Flavours from Maharashtra's forests

The Bombay Canteen’s seasonal menu based on Maharashtra’s forest bounty helps you discover the rich diversity of the Sahyadris and honour tribal eco-systems

July 18, 2019 09:43 pm | Updated July 22, 2019 06:26 pm IST

Three years ago, Thomas Zacharias stumbled upon shevla or jungli suran (dragon stalk yam) at a local market in Mumbai. This hyper-seasonal vegetable, found in Maharashtra’s Sahyadri hills, shows up for about three weeks during the monsoons.

The adventurous chef tried it raw, biting into its tender and hollow stalk only to be hit by a painfully itchy and stinging sensation. Then, a local vendor introduced him to kakad — a green fruit resembling an amla (Indian gooseberry). It helps detoxify shevla when cooked together.

Forest foragers

The executive chef and partner at The Bombay Canteen has drawn upon this traditional wisdom in the Crispy Shevla Tikki (₹375). The peanut-crusted tikki boasts of the yam’s delicious, meaty flavour. It’s elevated by the accompanying caramelised kakad murabba. The appetiser is part of ‘A Taste of the Wild’, an ongoing menu that celebrates the edible forest bounty native to the Western Ghats. “The idea is to familiarise them with the produce that grows only 100km from the city and yet is often unheard of. The tribal communities have been consuming it for years,” says Zacharias. This endeavour is a result of TBC’s collaboration with OOO Farms, a venture founded by four Mumbaikars — Shailesh Awate, Abhay Bhatia, Karan Khandelwal and Pranav Khandelwal. They distribute native, indigenous seeds to the farmers in the Sahyadris, train them in sustainable agricultural practices and create a market for the nutritious produce in the city. They also document Maharashtra’s rich diversity of wild produce. “It’s getting lost because of the reducing forest cover. So, we’re working with the tribal communities to regrow and maintain the forests,” says Awate.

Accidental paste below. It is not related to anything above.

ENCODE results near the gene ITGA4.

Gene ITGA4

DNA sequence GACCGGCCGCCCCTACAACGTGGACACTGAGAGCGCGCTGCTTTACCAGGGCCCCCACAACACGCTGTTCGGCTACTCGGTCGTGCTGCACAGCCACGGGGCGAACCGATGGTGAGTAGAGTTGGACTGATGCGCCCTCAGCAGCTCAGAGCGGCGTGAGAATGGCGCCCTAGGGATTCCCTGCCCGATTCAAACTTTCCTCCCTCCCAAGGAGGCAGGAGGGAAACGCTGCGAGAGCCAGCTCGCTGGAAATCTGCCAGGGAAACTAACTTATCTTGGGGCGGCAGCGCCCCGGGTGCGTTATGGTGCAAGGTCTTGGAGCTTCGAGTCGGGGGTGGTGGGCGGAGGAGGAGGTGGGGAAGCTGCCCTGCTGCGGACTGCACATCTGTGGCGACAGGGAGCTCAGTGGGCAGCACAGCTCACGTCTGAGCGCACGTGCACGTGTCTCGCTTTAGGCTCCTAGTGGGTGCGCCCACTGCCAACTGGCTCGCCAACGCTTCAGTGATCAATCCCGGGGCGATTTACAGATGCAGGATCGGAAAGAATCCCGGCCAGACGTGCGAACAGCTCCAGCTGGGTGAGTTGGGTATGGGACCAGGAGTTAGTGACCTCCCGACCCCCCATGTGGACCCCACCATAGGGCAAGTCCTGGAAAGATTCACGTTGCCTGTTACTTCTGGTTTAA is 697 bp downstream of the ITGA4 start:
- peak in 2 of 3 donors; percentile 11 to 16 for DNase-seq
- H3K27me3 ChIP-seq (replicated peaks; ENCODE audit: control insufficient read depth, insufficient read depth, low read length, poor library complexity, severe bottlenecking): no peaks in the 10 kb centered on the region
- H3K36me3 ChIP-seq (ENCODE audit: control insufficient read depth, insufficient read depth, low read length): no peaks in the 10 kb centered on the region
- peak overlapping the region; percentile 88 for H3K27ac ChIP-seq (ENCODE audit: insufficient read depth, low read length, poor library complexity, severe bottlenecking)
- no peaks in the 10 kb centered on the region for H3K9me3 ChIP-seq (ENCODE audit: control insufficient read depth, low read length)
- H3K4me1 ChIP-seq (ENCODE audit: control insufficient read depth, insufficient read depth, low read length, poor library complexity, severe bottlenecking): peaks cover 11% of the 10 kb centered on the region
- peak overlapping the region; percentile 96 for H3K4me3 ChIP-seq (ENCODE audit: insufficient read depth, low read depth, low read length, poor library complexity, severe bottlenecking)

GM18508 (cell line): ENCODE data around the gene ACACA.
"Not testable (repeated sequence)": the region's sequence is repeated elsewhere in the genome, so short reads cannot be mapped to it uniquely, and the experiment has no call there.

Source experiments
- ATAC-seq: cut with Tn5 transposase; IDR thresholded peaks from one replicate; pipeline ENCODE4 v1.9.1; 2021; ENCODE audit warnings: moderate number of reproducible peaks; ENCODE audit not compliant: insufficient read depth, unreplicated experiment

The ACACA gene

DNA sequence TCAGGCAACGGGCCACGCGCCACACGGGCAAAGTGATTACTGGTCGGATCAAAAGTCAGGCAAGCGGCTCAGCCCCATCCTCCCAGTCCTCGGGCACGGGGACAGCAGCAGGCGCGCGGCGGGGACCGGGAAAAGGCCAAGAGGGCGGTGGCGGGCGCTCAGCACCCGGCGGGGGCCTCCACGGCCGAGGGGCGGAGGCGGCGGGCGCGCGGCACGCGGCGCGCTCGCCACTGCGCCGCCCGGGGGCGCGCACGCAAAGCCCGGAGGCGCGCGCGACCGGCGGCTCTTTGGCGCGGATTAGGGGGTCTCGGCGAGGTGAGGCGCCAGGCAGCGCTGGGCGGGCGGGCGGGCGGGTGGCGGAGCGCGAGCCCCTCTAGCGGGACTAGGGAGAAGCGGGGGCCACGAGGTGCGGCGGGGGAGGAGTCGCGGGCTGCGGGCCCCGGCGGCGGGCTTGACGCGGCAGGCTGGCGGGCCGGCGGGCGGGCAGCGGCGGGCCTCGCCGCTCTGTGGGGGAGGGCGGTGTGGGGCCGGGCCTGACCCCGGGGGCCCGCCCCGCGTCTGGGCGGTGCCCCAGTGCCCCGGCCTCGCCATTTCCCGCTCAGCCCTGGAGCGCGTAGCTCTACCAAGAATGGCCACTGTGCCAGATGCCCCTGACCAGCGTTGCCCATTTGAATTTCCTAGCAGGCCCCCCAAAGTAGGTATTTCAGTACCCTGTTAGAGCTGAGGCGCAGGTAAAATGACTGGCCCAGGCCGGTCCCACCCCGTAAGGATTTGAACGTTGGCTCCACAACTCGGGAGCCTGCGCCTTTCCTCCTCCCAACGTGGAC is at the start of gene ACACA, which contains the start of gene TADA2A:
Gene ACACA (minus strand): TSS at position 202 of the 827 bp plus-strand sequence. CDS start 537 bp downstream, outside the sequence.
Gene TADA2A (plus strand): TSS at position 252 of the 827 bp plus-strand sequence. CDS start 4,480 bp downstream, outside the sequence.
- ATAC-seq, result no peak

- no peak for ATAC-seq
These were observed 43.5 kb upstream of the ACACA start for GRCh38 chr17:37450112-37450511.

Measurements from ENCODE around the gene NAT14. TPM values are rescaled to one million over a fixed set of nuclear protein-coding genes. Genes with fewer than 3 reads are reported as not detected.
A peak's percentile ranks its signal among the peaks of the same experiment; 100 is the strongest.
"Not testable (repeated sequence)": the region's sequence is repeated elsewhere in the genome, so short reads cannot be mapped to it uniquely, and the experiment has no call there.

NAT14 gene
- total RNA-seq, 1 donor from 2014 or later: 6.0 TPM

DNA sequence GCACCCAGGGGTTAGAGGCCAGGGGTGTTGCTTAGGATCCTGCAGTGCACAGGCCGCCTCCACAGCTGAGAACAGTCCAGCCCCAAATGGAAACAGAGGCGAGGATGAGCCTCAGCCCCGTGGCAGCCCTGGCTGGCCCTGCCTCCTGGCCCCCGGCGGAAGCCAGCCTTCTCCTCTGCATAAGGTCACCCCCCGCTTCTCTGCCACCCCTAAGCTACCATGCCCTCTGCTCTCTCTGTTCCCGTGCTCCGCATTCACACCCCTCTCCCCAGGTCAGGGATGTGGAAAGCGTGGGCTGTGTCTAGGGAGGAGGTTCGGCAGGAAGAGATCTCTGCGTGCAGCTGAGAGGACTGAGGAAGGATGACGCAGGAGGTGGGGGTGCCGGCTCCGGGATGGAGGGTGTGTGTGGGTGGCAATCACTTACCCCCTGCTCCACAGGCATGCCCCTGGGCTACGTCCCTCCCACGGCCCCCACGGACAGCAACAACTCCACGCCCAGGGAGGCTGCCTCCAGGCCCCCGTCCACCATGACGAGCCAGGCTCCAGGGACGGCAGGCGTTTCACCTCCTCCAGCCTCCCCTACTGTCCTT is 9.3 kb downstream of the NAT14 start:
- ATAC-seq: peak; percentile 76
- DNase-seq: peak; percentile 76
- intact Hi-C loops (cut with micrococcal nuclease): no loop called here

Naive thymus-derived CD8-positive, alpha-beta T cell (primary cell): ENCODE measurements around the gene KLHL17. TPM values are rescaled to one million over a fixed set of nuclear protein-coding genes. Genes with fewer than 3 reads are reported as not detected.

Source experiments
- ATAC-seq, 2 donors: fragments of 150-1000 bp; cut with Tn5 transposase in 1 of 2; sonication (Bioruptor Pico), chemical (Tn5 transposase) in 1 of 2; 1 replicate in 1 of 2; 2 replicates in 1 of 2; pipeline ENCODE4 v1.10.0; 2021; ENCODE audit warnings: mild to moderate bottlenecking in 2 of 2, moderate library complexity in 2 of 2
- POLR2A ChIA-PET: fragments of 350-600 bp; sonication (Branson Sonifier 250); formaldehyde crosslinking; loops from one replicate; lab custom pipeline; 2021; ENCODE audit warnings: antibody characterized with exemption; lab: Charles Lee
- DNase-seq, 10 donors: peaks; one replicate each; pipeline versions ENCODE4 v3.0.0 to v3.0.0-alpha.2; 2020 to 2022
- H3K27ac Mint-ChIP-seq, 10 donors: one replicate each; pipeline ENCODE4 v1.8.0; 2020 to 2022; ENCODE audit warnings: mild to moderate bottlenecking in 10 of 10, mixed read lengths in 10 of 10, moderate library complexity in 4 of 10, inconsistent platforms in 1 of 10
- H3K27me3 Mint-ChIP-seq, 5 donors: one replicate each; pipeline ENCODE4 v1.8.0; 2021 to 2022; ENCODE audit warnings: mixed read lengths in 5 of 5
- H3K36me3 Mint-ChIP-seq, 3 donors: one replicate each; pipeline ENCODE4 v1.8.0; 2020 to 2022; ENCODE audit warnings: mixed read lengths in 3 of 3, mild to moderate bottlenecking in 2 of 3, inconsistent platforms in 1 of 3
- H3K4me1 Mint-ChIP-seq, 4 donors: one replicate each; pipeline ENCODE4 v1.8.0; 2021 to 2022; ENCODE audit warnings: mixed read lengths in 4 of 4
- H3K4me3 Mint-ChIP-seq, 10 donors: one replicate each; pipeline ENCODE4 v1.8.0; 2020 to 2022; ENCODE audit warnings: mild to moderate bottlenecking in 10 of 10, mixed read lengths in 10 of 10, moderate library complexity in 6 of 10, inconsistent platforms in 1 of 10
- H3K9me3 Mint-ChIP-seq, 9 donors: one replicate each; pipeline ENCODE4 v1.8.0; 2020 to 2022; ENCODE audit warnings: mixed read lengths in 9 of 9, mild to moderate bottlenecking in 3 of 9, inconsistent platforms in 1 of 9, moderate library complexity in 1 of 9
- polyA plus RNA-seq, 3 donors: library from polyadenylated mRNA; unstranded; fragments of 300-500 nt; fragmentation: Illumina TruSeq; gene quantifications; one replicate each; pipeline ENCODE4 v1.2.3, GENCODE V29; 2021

Zacharias travelled with the OOO Farms team to interact with the locals, forage for produce together, cook with them and understand their culinary heritage. The wild ingredients have been sourced from villages dotting the regions of Palghar, Thane, Pune and Ahmednagar. These include slender green leaves of phodshi, moras bhaji (sea purslane), kantola (spiny gourd), a small ovaloid green fruit called pendhra, karvanda (conkerberry) and the flower of mahua (Indian butter tree). “This is uncharted territory for me because I hadn’t even heard of some of the vegetables. So, exploring their flavours was an interesting process. It was also essential to retain their integrity in the dishes,” adds Zacharias.

Flavour bonanza

The phodshi appears on the menu in two ways. Flecked with toasted sesame and dressed with red chilli-kasundi, it delivers a delightful crunch and verdant notes in Phodshi and Peanut Salad (₹350). The Soft Shell Crab and Phodshi (₹725) — wok-tossed in a dried shrimp masala and cherry tomatoes — celebrates the vegetable in its charred glory.

A riff on the popular traditional dish, the Kantola Litti Chokha (₹575) pairs the baked, sattu-stuffed wholewheat dough balls with kantola bharta and garlic chutney. The spiny gourd’s faint bitter notes, punctuated by its crunchy seeds, are amped up by the chutney’s pungency. The veggie shines in the crisp, fried Chatpata Kantola Chips (₹90) too.

The menu also features the Wild Food Thali (₹995) where you’re offered sharing plates from the a la carte section followed by a rustic feast served on a sal leaf plate. We seek comfort in the ambrosial ambemohar rice and kokum-flavoured Kulith (horsegram) dal along with the simple and robust Gharbandi Saag (a green, leafy vegetable). The accompaniments include pendhra pickle and khurasni (niger seeds) chutney with a pleasant, mushroom-like earthiness. This soul-satisfying feast is followed by the decadent Warm Mahua Toffee Pudding (₹450) with whiskey toffee sauce and brown butter ice cream. The mahua’s sweet, floral notes also cast a spell in the Wild Mahua Sour (₹600), a refreshing take on the Whiskey Highball cocktail. The ongoing menu is expected to change every two to three weeks depending on the availability of ingredients. Expect additions like wild varieties of bamboo shoot, mountain crabs and even fiddlehead ferns (yes, they grow in Maharashtra too). TBC is also hosting the Sunday Wild Food Market for guests to purchase these ingredients and experiment with them at home using the recipe cards created by Zacharias and his team.

Awate sums up, “This endeavour will positively impact about half a dozen villages in the Sahyadris. It also helps the tribal communities realise that they are the custodians of this heritage and encourages them to protect, conserve and increase the forest produce.”

A Taste of the Wild menu is available for lunch and dinner until August 31 at The Bombay Canteen, Lower Parel; The Wild Wild Sunday Daawat will take place on July 21; more details at insider.in and 49666666.

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